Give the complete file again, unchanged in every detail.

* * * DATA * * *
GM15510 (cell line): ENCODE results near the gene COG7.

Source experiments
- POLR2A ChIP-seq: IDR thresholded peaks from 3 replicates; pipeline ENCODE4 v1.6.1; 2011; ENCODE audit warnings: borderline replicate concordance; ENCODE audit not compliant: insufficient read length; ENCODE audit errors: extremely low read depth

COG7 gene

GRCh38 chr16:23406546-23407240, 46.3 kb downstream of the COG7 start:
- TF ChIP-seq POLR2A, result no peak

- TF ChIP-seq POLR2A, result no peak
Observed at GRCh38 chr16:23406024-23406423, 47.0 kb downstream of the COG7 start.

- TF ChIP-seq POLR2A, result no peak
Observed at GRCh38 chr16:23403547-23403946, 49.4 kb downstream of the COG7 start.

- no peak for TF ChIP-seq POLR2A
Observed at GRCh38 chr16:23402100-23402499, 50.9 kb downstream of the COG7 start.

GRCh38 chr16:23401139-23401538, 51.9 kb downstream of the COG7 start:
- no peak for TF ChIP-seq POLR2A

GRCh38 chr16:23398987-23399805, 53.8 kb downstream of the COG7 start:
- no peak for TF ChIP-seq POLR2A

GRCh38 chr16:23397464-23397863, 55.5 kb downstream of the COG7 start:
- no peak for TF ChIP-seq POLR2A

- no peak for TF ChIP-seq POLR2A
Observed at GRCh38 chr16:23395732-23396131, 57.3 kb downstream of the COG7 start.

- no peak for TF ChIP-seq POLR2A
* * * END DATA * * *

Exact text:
GM15510 (cell line): ENCODE results near the gene COG7.

Source experiments
- POLR2A ChIP-seq: IDR thresholded peaks from 3 replicates; pipeline ENCODE4 v1.6.1; 2011; ENCODE audit warnings: borderline replicate concordance; ENCODE audit not compliant: insufficient read length; ENCODE audit errors: extremely low read depth

COG7 gene

GRCh38 chr16:23406546-23407240, 46.3 kb downstream of the COG7 start:
- TF ChIP-seq POLR2A, result no peak

- TF ChIP-seq POLR2A, result no peak
Observed at GRCh38 chr16:23406024-23406423, 47.0 kb downstream of the COG7 start.

- TF ChIP-seq POLR2A, result no peak
Observed at GRCh38 chr16:23403547-23403946, 49.4 kb downstream of the COG7 start.

- no peak for TF ChIP-seq POLR2A
Observed at GRCh38 chr16:23402100-23402499, 50.9 kb downstream of the COG7 start.

GRCh38 chr16:23401139-23401538, 51.9 kb downstream of the COG7 start:
- no peak for TF ChIP-seq POLR2A

GRCh38 chr16:23398987-23399805, 53.8 kb downstream of the COG7 start:
- no peak for TF ChIP-seq POLR2A

GRCh38 chr16:23397464-23397863, 55.5 kb downstream of the COG7 start:
- no peak for TF ChIP-seq POLR2A

- no peak for TF ChIP-seq POLR2A
Observed at GRCh38 chr16:23395732-23396131, 57.3 kb downstream of the COG7 start.

- no peak for TF ChIP-seq POLR2A